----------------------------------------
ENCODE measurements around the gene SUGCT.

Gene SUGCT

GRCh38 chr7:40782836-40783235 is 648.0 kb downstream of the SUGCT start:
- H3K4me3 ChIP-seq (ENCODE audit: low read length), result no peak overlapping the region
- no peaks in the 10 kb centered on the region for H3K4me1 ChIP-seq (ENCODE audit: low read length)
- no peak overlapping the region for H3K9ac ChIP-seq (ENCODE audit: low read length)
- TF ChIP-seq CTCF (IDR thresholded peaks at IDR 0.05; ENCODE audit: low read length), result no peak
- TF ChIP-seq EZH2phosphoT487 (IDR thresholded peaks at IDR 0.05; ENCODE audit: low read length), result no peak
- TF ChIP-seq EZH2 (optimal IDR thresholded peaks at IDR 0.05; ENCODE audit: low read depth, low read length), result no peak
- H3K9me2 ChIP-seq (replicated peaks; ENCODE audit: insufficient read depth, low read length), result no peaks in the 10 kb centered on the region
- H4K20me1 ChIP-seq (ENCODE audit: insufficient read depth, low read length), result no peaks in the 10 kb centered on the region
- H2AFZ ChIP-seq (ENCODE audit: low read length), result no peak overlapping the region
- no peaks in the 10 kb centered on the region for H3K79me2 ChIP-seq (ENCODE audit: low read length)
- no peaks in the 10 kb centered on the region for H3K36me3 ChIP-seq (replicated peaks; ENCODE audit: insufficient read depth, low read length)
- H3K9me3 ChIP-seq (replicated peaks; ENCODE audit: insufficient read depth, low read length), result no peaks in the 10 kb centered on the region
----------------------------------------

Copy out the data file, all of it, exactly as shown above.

ENCODE measurements around the gene SUGCT.

Gene SUGCT

GRCh38 chr7:40782836-40783235 is 648.0 kb downstream of the SUGCT start:
- H3K4me3 ChIP-seq (ENCODE audit: low read length), result no peak overlapping the region
- no peaks in the 10 kb centered on the region for H3K4me1 ChIP-seq (ENCODE audit: low read length)
- no peak overlapping the region for H3K9ac ChIP-seq (ENCODE audit: low read length)
- TF ChIP-seq CTCF (IDR thresholded peaks at IDR 0.05; ENCODE audit: low read length), result no peak
- TF ChIP-seq EZH2phosphoT487 (IDR thresholded peaks at IDR 0.05; ENCODE audit: low read length), result no peak
- TF ChIP-seq EZH2 (optimal IDR thresholded peaks at IDR 0.05; ENCODE audit: low read depth, low read length), result no peak
- H3K9me2 ChIP-seq (replicated peaks; ENCODE audit: insufficient read depth, low read length), result no peaks in the 10 kb centered on the region
- H4K20me1 ChIP-seq (ENCODE audit: insufficient read depth, low read length), result no peaks in the 10 kb centered on the region
- H2AFZ ChIP-seq (ENCODE audit: low read length), result no peak overlapping the region
- no peaks in the 10 kb centered on the region for H3K79me2 ChIP-seq (ENCODE audit: low read length)
- no peaks in the 10 kb centered on the region for H3K36me3 ChIP-seq (replicated peaks; ENCODE audit: insufficient read depth, low read length)
- H3K9me3 ChIP-seq (replicated peaks; ENCODE audit: insufficient read depth, low read length), result no peaks in the 10 kb centered on the region